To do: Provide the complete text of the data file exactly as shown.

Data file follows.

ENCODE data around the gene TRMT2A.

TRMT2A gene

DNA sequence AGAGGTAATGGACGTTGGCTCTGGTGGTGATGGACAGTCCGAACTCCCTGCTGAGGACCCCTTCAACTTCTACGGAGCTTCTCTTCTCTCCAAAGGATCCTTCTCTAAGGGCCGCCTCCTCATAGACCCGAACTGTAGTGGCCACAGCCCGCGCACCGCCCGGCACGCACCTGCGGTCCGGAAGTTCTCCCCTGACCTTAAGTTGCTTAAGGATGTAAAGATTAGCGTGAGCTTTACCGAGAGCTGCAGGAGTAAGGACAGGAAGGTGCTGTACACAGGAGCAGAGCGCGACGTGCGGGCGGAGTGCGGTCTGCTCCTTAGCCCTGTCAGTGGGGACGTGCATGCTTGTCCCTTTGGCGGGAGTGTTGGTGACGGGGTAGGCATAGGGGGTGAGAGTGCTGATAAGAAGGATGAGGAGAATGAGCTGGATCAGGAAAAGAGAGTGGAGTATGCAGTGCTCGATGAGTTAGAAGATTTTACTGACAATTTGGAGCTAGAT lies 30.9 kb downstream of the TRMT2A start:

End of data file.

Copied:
ENCODE data around the gene TRMT2A.

TRMT2A gene

DNA sequence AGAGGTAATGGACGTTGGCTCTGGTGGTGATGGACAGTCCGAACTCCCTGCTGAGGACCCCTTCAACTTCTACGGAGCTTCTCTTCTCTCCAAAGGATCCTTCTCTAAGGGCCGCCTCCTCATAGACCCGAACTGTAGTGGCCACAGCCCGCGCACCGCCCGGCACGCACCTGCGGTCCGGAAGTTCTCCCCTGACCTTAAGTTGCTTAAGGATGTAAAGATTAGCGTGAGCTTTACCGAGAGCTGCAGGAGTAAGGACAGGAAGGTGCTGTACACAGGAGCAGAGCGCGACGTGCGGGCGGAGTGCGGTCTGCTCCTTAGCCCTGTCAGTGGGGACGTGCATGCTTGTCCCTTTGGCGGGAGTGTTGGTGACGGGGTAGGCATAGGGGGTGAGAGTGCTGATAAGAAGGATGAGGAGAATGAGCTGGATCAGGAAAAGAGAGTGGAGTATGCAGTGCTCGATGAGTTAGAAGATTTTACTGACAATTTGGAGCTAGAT lies 30.9 kb downstream of the TRMT2A start: